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News Release Update from Oregon OSHA: Prevent heat illness for workers in hot weather

 Learn the signs of heat exhaustion, take precautions 

Heat illness poses a serious threat to workers whenever they are not prepared for hot weather. Temperatures are already high and, as they rise again this – and every – summer, Oregon OSHA urges employers to focus on prevention.

Prevention includes providing water, rest, and shade; gradually adapting workers to hot environments; and training employees to recognize the signs of heat illness and to raise concerns immediately.

“Employers need to take the threat of heat illness seriously, which means acting sooner – not later – to put the appropriate safeguards in place,” said Penny Wolf-McCormick, statewide health enforcement manager for Oregon OSHA. “And they don’t have to go it alone. Oregon OSHA is ready to help with free expert advice and a variety of educational resources.”

Addressing the threat of heat illness on the job may become more challenging for employers and workers this summer as they also implement measures – including face coverings – to protect against COVID-19.

Depending on the situation, they may consider certain steps. Those include adjusting work practices, including performing work during the coolest part of the day; making sure workers get regular breaks, shade, and water (with appropriate physical distancing); and using cooling masks or face shields.

Exposure to heat can lead to headaches, cramps, dizziness, fatigue, nausea or vomiting, and even seizures or death. From 2016 to 2020, 46 people received benefits through Oregon's workers' compensation system for heat-related illnesses (at least three days away from work).

Oregon OSHA encourages employers and workers in especially labor-intensive industries, including construction and agriculture, to work together to prevent heat-related illness.

The call to address the hazards of working in high heat is part of an Oregon OSHA emphasis program. Under the program, the division’s enforcement and consultation activities include a review of employers’ plans to address heat exposure, especially from June 15 through Oct. 1 of each year.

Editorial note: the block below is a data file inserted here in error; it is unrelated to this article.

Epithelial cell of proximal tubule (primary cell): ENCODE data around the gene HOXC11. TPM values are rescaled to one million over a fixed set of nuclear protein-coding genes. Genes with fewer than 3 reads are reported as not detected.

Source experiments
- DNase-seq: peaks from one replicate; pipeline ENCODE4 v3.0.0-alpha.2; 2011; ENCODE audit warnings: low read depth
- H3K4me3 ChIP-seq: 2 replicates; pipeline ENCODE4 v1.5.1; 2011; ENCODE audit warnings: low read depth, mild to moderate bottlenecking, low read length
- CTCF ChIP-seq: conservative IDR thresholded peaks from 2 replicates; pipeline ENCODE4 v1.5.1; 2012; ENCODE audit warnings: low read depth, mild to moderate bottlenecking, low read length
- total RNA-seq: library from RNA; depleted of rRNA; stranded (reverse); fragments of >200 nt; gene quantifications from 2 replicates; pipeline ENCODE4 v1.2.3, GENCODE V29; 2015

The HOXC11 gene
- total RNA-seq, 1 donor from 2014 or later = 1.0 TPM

The prevention program applies to both outdoor jobsites and indoor workplaces where potential heat-related hazards may exist. Oregon OSHA urges employers to create a heat illness prevention plan. The plan outlines everything from risk factors and precautionary steps to locations of water and cooling areas.

Employers can get a sample heat illness prevention plan in English and Spanish. Here are some tips for preventing heat-related illness:

  • Perform the heaviest, most labor-intensive work during the coolest part of the day.
  • Use the buddy system (work in pairs) to monitor the heat.
  • Drink plenty of cool water (one small cup every 15 to 20 minutes).
  • Wear light, loose-fitting, and breathable clothing (such as cotton).
  • Take frequent short breaks in cool, shaded areas – allow your body to cool down.
  • Avoid eating large meals before working in hot environments.
  •  Avoid caffeine and alcoholic beverages (these make the body lose water and increase the risk of heat illnesses).

To help those suffering from heat exhaustion:

  • Move them to a cool, shaded area (the inside of a hot vehicle is not appropriate). Do not leave them alone.
  • Loosen and remove heavy clothing.
  • Provide cool water to drink (a small cup every 15 minutes) if they are not feeling sick to their stomach.
  • Try to cool them by fanning them. Cool the skin with a spray mist of cold water or a wet cloth.
  • If they do not feel better in a few minutes, call 911 for emergency help.

Employers may also consider using the following resources to help protect their workers from heat stress: